Tuesday, December 27, 2011

Notes from sick puppy and more

I wasn’t planning on breaking this made-up rule, but a week ago I went online and purchased my first book. The idea came to me when my mother enraged on seeing a man spit on the road while driving was reminded of a book she had read long ago called the Sick Puppy by Carl Hiaasen. The premise and character sounded awesome, so I immediately checked with F&F to see if it was still available, but on hearing that it’s out of stock, and being told that it wouldn’t be available in any bookstore across India if it weren’t with them, I decided I might as well click on it.
Before I tell you how delightfully funny the novel is, I ask how furious do you get when random people around you behave outrageously insensitive towards the environment? What do you do with people who litter the streets or threaten to ruin the natural flora and fauna of a place?
Not much, I assume. Most of us who care and want to do more than Facebook activism like whine, curse, fight, strike, take up PhDs or join NGOs are good with causes. But we don’t deal with issues first hand. We don’t teach idiots to be environment friendly with hard lessons and immaculate vendettas.
Not Twilly Spree though — the eco-terrorist with a trust fund. When Spree learns his uncle’s bank has loaned millions to a company to drill holes on the basin of River Amazon he bombs the place with explosives on a holiday. When he sees a man throw garbage out his car window after consuming burgers and milkshake on the highway, he not only stops to pick it up, but dumps an entire truck load of city waste on the litterbug’s hot pink BMW convertible.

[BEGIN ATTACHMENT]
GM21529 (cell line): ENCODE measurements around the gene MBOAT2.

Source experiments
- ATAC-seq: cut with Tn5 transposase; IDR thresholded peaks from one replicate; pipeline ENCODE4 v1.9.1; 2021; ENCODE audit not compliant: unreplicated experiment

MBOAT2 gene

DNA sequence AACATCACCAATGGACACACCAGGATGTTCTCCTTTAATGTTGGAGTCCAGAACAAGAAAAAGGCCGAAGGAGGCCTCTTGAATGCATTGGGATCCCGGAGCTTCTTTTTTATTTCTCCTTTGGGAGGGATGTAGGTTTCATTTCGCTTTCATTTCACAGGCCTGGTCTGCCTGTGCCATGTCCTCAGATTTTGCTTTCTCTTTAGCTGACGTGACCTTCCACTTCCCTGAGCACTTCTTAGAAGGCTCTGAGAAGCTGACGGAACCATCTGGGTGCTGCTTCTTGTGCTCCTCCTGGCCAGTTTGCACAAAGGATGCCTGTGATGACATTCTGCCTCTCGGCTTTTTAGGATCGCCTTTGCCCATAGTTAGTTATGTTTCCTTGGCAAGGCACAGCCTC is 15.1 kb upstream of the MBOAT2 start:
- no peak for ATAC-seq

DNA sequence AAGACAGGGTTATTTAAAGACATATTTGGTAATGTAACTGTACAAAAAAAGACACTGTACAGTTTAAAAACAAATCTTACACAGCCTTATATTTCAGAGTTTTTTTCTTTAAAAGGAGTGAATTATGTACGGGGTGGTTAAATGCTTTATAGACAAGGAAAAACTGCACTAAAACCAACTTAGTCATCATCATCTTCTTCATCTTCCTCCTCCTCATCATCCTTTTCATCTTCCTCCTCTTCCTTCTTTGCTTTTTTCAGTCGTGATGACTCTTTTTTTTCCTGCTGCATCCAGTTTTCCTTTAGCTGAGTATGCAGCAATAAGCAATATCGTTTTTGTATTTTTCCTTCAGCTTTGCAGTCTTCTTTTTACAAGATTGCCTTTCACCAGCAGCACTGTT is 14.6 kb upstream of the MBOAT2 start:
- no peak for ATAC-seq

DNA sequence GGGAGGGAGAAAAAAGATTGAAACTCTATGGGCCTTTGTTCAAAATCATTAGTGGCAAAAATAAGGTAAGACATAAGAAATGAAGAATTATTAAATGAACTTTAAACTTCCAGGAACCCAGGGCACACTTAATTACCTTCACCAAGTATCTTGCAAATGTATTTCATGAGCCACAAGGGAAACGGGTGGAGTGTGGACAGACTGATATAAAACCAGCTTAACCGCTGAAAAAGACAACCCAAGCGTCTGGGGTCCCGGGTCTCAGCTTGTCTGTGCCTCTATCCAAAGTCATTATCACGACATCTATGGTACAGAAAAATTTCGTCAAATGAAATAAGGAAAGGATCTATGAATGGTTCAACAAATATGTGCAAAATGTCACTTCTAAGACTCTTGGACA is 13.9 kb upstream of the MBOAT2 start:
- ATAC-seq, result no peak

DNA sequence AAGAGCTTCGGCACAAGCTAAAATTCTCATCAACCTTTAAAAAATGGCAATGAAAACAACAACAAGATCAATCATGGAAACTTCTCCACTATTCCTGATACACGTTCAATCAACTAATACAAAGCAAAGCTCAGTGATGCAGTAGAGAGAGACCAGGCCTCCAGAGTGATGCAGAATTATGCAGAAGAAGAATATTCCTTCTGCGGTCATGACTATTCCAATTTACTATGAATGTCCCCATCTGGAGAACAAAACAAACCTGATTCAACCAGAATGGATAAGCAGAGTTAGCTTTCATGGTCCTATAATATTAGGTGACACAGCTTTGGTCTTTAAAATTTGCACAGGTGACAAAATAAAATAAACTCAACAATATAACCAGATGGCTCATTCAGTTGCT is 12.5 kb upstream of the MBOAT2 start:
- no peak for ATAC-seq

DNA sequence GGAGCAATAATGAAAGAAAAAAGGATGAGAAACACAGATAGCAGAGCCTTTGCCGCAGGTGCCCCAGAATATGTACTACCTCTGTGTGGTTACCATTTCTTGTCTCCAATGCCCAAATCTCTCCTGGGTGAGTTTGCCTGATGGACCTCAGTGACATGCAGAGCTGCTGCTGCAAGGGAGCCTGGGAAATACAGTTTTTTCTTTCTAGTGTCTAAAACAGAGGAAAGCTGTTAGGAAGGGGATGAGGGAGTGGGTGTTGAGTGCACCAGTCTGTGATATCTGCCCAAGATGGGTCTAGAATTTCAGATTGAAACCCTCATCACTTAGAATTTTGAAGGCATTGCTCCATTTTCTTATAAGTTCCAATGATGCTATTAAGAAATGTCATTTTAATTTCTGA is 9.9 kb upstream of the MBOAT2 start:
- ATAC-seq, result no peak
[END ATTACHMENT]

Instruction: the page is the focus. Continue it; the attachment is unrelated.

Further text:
Things heat up when Spree gets involved with Florida’s political big shots when he learns that the fate of an unspoilt island is at stake.
Sick Puppy is easy to read, hysterical in most parts and zany from start to finish. The week long wait for it was not the same as the thrill of skipping lunch to save money to buy a book and then doubling back home to read. It was new and different. When the book arrived by post, and that too a day before Christmas, it brought tiding of immense joy, like a gift from a loved one, except that, well, I know I ordered it. But since it came way too early in the morning, while I was fast asleep under layers of blankets, my father, Delhi’s dearest bookseller, missed the irony and paid the bill. I am yet to pay him back.
Book buying has always been awkward affair. I don’t have the liberty to pick books at my fancy, sometimes not even when I offer to pay. Once in a while I am allowed to pick one up on good behaviour or when I make that sick puppy look. Sometimes for the absolute must-haves I secretly go to other bookstores to build my private collection. As for buying books online, I’m going to tweak the rule for good now and buy only those books that are not available. Next on my list is to get a good edition of Carnacki, The Ghost Finder by William Hope Hodgson, my grandfather’s spooky book which I lost after lending it to someone I broke up with. (Aah, so many books to read, re-read and so little time.) As for now, I wish you a very Happy New Year.


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